About Me

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Lake Mathews (Perris), CA, United States
Born in Illinois, I grew up in Wilmette, a northern suburb of Chicago. I have one sibling, an older brother. I am married, for the 2nd time now, to Butch & got 4 children in the deal. They have gone on to make me grandmother 25 times over & great-grandmother to over 20!. After many years working in industry, I got my bachelors and masters degrees in speech communication, & was a professor in that field for 13 years. I retired in 2001 & returned to school & got my doctorate in folklore. Now I meld my two interests - folklore & genealogy - & add my teaching background, resulting in my current profession: speaker/author/entertainer of genealogically-related topics. I play many folk instruments, but my preference is guitar, which I have been playing since 1963. I write the "Aunty Jeff" column for the Informer, newsletter of the Jefferson County NY Gen. Soc. I work in partnership with Gena Philibert-Ortega & Sara Cochran as Genealogy Journeys® where we focus on educating folks about Social History. More about that: genaandjean.blogspot.com. More on our podcasts: genjourneys.podbean.com. More about my own projects: Circlemending.org.

Sunday, November 12, 2023

Sunday Singalong - Native American Heritage Month

As a genealogist, I'm often told,  by someone who told them, that an ancestor was a Native American. We talk about what was initially told and by whom (often a grandparent), tribes or regions of the country where the ancestor is believed to have lived, how to trace the lineage and some basic basics of DNA research when it comes to determining ethnicity. I don't do Native American research outside of my region (Southern California and the Mission Indian Tribes) and it's interesting to note how many folks don't realize that there are different record collections for the various regions and tribes in them or moved into or out of them. It is not an easy type of research if one wanted to be versed in Native American Research as a whole. Specializing is most likely to be what a NA researcher chooses to do. 

It being Native American Heritage month, I started thinking the other day about the various songs that deal with that ethnicity in one way or another (if we go way back into the annals of American folk music, we find some songs that are not altogether sensitive to the ploits of the first peoples of this continent where I live, but more recent poems and songs tend to highlight many of the civil struggles of the American Indian).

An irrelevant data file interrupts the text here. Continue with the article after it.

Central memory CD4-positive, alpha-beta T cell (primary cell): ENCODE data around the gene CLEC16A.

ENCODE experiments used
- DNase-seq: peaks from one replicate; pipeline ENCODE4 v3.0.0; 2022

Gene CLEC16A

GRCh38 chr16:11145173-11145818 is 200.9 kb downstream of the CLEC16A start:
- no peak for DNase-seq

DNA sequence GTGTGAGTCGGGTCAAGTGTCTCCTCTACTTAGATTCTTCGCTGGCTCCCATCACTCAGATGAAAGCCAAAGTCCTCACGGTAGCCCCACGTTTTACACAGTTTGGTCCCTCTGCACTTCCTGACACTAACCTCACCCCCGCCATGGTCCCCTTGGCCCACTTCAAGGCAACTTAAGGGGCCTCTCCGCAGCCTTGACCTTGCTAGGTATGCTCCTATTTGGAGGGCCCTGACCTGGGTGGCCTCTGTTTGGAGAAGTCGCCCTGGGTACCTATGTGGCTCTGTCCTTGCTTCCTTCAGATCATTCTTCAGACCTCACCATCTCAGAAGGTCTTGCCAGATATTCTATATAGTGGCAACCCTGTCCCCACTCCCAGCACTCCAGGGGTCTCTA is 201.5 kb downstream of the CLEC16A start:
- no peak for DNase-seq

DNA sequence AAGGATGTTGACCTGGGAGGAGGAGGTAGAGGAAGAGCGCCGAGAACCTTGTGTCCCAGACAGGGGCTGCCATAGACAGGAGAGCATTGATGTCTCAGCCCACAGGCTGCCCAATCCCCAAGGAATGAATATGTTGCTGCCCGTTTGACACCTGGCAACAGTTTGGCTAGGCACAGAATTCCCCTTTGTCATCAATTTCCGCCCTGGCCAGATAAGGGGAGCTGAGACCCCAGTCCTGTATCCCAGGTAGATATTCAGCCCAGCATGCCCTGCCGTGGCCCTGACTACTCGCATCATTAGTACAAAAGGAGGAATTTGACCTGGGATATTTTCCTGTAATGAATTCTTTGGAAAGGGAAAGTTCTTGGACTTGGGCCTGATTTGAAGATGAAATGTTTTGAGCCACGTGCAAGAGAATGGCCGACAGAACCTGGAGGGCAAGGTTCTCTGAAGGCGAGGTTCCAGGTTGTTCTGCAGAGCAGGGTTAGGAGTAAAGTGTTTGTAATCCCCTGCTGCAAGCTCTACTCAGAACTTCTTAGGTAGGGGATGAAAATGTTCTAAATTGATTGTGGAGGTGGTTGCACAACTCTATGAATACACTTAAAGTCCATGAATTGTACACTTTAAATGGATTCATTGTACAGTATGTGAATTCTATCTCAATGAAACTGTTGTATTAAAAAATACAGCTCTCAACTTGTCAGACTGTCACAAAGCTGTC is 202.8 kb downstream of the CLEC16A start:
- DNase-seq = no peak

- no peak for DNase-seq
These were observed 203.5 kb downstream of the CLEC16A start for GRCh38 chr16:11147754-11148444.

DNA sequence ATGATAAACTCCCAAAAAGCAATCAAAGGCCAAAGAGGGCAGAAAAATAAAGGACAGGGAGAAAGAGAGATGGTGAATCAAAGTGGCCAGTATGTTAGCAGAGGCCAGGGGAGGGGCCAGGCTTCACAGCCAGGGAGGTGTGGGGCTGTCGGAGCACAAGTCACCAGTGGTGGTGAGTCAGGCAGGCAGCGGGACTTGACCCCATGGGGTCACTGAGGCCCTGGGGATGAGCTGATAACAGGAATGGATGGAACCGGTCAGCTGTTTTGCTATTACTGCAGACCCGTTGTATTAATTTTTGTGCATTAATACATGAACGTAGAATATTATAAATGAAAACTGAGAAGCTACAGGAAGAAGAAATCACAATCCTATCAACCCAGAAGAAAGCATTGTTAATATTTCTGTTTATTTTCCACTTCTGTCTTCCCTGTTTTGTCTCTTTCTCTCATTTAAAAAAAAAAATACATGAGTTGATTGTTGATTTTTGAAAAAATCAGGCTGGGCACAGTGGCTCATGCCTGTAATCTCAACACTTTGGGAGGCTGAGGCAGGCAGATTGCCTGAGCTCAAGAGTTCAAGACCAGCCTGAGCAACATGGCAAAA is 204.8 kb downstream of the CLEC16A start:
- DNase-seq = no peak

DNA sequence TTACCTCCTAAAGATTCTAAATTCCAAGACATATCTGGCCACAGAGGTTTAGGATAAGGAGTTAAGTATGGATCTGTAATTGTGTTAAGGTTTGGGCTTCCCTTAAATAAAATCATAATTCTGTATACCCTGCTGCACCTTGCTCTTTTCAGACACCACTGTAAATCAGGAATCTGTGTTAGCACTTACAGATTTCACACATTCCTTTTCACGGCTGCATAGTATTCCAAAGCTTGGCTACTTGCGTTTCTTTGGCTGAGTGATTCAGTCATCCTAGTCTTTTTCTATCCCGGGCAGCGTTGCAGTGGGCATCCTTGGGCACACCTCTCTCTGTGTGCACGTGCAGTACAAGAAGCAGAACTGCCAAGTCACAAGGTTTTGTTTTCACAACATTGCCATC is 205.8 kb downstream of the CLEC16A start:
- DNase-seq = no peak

A favorite song of my husband's is "Indian Song," by Hoyt Axton, where he talks about the inhumane treatment his grandparents experienced and how that left impressions on his parents because, as children, they were admonished never to to reveal that they had Native American ancestry. (FYI, that becomes one of the biggest stumbling blocks for genealogists since many records - e.g., Census records for the US or the particular states where "race" is to be filled in; around here, those who had Indian blood often listed themselves as Mexican, but they were also found to claim ethnicity as White, Negro, or Mulatto - the last of these isn't exactly wrong, unless one has a full quantum of Native American blood. Often the term used is one that fits best considering the reporting person's skin tone and/or facial structure.)   

So, here I want to share Hoyt's "Indian Song" recording, from YouTube; I'm just sorry that it's not from a live concert. But the 1971 album has a great sound. Hoyt's music and stories, etc. can be enjoyed more at the website of Ray Kawal.  

Photo below is of the cover of the very first Hoyt Axton album I ever got - totally impossible to play now, the needle wore clear through the vinyl on some cuts! But I have the CD!

Any songs that fit the Native American theme?

Sunday, November 5, 2023

Sunday Singalong - potpourri


Another week, another Sunday, another time of unbelievable sadness and mayhem in the world. People say they are moving to this place or that in hopes of finding peace and a good location for their families. And then the violence or other horrible event occurs "in their own back yard."

It's sad, but true, that some of the worst disasters spawn songs that are sung for years, decades, or even centuries beyond the initial action. I would venture to say that some folks singing about a war in Ireland are completely unfamiliar with the event, but the song has a good melody and the words are easy to sing.

This one has elicited many a laugh, but those that remember some of the uncertain times during the Cold War years, "The Button Pusher" is less than funny.

Any disaster songs that come to mind?